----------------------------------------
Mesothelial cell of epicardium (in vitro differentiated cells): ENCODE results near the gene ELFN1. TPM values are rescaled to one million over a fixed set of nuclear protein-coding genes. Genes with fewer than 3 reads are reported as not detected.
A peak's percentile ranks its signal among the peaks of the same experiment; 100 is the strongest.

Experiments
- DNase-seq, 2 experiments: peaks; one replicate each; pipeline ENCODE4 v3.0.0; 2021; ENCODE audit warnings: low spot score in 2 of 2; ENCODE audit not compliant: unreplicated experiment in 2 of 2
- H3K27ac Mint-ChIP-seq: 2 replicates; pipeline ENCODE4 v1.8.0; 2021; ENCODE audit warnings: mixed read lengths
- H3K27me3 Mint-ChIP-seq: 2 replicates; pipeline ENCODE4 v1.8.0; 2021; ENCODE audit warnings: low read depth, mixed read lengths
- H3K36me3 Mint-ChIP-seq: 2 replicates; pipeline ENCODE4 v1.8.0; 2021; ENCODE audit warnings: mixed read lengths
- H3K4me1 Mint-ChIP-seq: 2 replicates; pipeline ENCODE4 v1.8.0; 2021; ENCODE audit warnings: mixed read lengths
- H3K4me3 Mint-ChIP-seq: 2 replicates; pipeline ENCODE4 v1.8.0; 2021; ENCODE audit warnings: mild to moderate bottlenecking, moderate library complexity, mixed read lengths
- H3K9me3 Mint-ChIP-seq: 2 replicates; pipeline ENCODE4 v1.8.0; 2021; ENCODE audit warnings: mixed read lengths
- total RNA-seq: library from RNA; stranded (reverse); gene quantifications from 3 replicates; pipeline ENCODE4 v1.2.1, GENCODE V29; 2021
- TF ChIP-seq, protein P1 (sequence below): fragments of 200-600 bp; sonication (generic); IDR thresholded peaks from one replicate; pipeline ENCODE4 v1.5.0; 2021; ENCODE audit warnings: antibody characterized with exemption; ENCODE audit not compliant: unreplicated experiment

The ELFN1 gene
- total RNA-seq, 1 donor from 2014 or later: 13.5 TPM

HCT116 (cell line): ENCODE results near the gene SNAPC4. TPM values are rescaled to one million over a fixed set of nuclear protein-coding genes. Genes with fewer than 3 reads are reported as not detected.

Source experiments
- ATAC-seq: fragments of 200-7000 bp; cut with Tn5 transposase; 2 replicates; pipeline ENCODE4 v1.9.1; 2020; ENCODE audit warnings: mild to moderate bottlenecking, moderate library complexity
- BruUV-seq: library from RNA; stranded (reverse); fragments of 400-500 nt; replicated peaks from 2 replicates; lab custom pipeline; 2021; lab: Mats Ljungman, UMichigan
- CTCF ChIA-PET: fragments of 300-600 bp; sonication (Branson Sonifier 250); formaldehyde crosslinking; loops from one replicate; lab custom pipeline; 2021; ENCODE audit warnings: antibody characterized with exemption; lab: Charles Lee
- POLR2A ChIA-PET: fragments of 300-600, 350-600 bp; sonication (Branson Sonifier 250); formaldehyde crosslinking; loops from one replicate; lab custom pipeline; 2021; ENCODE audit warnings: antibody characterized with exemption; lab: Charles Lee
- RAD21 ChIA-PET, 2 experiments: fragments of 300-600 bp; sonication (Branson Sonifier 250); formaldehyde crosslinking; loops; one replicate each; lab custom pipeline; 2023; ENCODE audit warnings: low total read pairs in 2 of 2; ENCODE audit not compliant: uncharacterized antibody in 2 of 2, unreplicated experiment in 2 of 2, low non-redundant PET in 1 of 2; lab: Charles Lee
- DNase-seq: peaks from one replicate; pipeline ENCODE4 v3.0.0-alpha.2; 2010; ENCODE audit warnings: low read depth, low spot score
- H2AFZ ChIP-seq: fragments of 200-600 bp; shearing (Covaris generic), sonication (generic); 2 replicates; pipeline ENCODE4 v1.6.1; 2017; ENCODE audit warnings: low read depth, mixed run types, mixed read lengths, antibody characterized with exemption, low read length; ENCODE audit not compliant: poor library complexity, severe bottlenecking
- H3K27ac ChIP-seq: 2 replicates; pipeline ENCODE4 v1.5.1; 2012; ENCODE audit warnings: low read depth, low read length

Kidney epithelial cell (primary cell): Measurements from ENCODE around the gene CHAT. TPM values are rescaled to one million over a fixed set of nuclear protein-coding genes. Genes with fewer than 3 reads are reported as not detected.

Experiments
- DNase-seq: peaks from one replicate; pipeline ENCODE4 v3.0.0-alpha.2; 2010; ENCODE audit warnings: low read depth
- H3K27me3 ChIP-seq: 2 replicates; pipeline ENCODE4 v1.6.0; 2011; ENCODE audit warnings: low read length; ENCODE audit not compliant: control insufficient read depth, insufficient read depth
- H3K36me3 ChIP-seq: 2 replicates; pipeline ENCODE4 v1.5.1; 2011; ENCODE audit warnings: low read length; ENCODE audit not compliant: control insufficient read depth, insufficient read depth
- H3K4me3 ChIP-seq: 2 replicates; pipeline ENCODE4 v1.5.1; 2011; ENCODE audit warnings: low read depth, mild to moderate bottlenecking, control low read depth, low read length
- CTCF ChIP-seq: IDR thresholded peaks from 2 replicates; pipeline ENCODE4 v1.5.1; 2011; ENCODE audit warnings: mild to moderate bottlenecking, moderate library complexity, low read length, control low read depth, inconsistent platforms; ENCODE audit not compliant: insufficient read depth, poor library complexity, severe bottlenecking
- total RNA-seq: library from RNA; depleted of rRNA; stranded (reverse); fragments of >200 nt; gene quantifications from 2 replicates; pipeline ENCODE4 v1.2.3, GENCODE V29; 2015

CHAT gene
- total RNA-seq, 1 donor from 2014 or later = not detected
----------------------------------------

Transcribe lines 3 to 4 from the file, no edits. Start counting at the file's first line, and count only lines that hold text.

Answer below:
Experiments
- DNase-seq, 2 experiments: peaks; one replicate each; pipeline ENCODE4 v3.0.0; 2021; ENCODE audit warnings: low spot score in 2 of 2; ENCODE audit not compliant: unreplicated experiment in 2 of 2